The 3+ has similar functionality to the Pieps DSP and Barryvox Pulse in “Basic” user profile, but at a much lower price point (although I’m sure some users will still prefer various aspects of the DSP and “Basic” Pulse over the 3+ given how much personal preferences can vary). Those who want even more advanced functionality (and have some more money to spend on a beacon) will probably still favor the S1 or the Pulse in “Advanced” profile. And at the other end of the techno spectrum, those who want to keep everything even more simple and don’t feel the need for an automated marking/masking/flagging feature specific to multiple burials will probably still favor the Tracker 2. (And those looking to spend even less money yet still wanting a three-antenna beacon with multiple burial indicator might be attracted to the rebranded $299 Ortovox Patroller Digital.)
Despite all that competition (including from Ortovox’s own models!), the 3+ is likely to have very wide appeal: an easy-to-use interface combined with advanced multiple-burial-specific features, all at an attractive price point.
Yet possibly, the occasionally erratic behavior in some search configurations with the current firmware is a potentially significant caveat to my earlier conclusion.
Overall: What Thoughts Go Through My Mind If a Partner Has This Beacon
In March 2010 I wrote:
“My partner should be a whiz at multiple burials.”
“I should still establish my search strip width based upon suboptimal antenna orientation, even though the 3+ eliminates the possibility of a vertical oriented transmission antenna.”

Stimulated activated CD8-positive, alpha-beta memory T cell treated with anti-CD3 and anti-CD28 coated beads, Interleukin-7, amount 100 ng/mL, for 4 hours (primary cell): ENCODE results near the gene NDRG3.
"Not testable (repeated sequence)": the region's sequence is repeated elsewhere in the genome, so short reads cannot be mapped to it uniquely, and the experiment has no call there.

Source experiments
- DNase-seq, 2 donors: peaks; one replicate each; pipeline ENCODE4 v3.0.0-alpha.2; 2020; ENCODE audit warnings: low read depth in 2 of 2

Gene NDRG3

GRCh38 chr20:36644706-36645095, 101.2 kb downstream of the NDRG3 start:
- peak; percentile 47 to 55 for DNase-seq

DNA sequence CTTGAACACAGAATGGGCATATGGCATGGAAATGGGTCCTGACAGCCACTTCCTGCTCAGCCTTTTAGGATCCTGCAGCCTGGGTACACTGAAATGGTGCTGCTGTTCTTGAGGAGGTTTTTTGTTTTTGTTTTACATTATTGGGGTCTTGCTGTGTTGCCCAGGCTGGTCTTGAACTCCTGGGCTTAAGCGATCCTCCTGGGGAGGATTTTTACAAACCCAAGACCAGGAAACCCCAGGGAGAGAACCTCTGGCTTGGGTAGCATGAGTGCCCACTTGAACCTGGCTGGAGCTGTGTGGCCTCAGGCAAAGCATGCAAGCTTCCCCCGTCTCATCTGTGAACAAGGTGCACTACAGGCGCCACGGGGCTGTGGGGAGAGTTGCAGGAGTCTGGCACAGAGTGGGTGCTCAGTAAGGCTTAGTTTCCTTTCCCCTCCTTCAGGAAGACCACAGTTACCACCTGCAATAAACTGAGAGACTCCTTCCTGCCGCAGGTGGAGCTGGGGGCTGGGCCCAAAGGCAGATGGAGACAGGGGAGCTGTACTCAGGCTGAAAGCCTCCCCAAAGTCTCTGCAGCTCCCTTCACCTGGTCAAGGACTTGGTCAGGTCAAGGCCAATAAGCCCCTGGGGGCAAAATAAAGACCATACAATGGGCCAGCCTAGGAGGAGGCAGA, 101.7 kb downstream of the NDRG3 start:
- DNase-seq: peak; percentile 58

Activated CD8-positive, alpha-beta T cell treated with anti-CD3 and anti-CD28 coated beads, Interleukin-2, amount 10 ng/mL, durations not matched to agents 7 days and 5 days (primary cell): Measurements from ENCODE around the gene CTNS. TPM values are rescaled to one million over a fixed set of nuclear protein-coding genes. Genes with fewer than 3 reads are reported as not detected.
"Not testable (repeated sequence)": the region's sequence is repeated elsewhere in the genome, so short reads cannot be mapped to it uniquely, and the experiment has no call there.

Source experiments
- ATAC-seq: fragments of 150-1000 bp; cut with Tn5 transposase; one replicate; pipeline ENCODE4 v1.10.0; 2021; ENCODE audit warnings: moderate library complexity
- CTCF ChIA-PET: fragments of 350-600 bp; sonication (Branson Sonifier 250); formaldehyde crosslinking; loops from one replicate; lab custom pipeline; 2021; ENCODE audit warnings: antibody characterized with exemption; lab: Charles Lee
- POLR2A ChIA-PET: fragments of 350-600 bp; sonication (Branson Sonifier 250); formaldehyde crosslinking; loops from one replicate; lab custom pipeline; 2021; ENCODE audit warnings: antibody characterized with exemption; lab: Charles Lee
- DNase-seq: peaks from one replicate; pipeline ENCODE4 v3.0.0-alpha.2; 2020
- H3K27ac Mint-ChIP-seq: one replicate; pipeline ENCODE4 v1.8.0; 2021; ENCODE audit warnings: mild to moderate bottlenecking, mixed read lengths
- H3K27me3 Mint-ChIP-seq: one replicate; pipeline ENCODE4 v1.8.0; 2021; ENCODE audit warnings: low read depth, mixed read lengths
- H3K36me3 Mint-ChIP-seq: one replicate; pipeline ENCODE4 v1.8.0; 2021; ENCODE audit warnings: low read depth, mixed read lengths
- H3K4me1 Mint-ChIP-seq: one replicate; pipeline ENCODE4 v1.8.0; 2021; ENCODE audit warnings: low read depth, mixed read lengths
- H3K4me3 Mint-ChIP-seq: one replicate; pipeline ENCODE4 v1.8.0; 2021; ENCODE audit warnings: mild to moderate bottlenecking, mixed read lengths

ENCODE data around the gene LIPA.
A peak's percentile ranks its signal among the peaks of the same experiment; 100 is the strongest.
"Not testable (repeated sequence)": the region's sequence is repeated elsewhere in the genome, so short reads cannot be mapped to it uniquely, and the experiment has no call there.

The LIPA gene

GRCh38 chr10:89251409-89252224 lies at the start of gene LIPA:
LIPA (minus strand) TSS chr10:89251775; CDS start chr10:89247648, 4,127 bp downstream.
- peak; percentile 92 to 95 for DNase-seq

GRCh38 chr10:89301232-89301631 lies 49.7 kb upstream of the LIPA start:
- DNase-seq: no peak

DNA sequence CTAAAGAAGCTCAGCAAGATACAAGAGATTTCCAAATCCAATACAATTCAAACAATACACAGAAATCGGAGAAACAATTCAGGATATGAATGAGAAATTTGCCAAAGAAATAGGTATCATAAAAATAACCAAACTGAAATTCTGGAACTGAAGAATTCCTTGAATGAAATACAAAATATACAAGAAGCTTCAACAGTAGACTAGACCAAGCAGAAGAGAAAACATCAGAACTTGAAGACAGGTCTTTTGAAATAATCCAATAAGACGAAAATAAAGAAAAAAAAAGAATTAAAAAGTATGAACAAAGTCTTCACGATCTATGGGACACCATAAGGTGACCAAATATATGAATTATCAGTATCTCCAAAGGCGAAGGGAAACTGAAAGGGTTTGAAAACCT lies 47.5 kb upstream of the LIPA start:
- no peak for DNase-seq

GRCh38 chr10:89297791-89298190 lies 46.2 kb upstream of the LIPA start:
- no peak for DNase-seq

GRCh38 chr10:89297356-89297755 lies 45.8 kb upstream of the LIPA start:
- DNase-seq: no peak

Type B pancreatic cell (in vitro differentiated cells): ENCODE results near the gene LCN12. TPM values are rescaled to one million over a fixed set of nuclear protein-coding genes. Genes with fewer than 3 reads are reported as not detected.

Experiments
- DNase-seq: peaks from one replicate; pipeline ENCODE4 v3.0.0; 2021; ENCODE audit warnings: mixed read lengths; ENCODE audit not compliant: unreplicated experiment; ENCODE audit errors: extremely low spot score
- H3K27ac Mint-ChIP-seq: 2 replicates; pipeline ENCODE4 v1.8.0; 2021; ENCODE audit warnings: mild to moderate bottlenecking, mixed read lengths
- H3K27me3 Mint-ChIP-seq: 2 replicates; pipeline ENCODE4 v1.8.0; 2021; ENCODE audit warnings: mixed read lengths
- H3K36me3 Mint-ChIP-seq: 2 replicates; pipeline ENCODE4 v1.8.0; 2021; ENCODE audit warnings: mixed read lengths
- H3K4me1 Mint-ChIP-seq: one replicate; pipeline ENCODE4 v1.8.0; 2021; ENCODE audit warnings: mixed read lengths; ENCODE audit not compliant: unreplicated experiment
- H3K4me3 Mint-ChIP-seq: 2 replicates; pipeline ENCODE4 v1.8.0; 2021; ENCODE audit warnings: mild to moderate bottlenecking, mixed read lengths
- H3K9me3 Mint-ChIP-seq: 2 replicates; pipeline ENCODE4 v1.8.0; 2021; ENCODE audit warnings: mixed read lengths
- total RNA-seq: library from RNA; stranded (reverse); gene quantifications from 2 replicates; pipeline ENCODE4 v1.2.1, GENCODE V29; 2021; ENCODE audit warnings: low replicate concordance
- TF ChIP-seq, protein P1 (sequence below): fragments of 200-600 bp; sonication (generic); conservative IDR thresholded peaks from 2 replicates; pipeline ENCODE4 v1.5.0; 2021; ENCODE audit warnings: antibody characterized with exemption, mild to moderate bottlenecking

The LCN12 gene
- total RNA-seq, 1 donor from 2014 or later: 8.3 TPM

To that I now add, “My partner should be prepared for some potentially confusing back-and-forth directional indicators in the secondary search.”
Please see Ortovox comments about above testing and results, here.
(WildSnow guest blogger Jonathan Shefftz lives with his wife and daughter in Western Massachusetts, where he is a member of the Northfield Mountain and Thunderbolt / Mt Greylock ski patrols. Formerly an NCAA alpine race coach, he has broken free from his prior dependence on mechanized ascension to become far more enamored of self-propelled forms of skiing. He is an AIARE-qualified instructor, NSP avalanche instructor, and contributor to the American Avalanche Association’s The Avalanche Review. When he is not searching out elusive freshies in Southern New England or promoting the NE Rando Race Series, he works as a financial economics consultant.)
WildSnow guest blogger Jonathan Shefftz lives with his wife and daughter in Western Massachusetts, where he is a member of the Northfield Mountain and Thunderbolt (Mt. Greylock) ski patrols. Formerly an NCAA alpine race coach, he has broken free from his prior dependence on mechanized ascension to become far more enamored of self-propelled forms of skiing. He is an AIARE-qualified instructor, NSP avalanche safety instructor, and contributor to the American Avalanche Association’s The Avalanche Review. When he is not searching out elusive freshies in Southern New England, he works as a financial economics consultant.